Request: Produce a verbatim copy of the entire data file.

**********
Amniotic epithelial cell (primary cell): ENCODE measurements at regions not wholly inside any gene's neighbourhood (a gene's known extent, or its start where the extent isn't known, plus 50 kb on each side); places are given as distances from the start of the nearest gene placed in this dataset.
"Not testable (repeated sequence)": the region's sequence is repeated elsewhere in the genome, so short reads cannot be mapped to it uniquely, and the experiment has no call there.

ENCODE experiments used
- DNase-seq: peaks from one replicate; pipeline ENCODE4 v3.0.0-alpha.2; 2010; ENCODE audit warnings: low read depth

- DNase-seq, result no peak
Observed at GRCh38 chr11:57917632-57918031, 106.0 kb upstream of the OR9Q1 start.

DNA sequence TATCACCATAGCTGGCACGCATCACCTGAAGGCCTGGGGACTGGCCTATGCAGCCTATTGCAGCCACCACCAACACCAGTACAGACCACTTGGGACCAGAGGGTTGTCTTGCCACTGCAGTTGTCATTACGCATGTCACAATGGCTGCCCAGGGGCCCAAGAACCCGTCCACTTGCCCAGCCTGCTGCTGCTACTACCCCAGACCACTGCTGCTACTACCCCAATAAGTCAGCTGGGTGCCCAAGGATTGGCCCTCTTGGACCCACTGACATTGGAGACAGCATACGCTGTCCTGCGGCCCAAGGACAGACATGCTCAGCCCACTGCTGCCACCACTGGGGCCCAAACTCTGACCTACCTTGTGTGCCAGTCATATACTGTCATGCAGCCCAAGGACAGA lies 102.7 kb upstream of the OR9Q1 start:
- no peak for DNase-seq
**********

Amniotic epithelial cell (primary cell): ENCODE measurements at regions not wholly inside any gene's neighbourhood (a gene's known extent, or its start where the extent isn't known, plus 50 kb on each side); places are given as distances from the start of the nearest gene placed in this dataset.
"Not testable (repeated sequence)": the region's sequence is repeated elsewhere in the genome, so short reads cannot be mapped to it uniquely, and the experiment has no call there.

ENCODE experiments used
- DNase-seq: peaks from one replicate; pipeline ENCODE4 v3.0.0-alpha.2; 2010; ENCODE audit warnings: low read depth

- DNase-seq, result no peak
Observed at GRCh38 chr11:57917632-57918031, 106.0 kb upstream of the OR9Q1 start.

DNA sequence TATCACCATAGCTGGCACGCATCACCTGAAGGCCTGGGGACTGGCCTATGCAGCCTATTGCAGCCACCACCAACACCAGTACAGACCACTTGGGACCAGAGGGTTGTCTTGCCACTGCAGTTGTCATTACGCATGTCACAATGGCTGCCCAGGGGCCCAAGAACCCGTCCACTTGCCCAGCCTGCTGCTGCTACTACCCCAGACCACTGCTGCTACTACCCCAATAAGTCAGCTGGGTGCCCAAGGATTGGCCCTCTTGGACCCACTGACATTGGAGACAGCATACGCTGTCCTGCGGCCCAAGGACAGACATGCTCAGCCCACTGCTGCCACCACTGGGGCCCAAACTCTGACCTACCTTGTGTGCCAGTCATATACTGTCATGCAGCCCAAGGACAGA lies 102.7 kb upstream of the OR9Q1 start:
- no peak for DNase-seq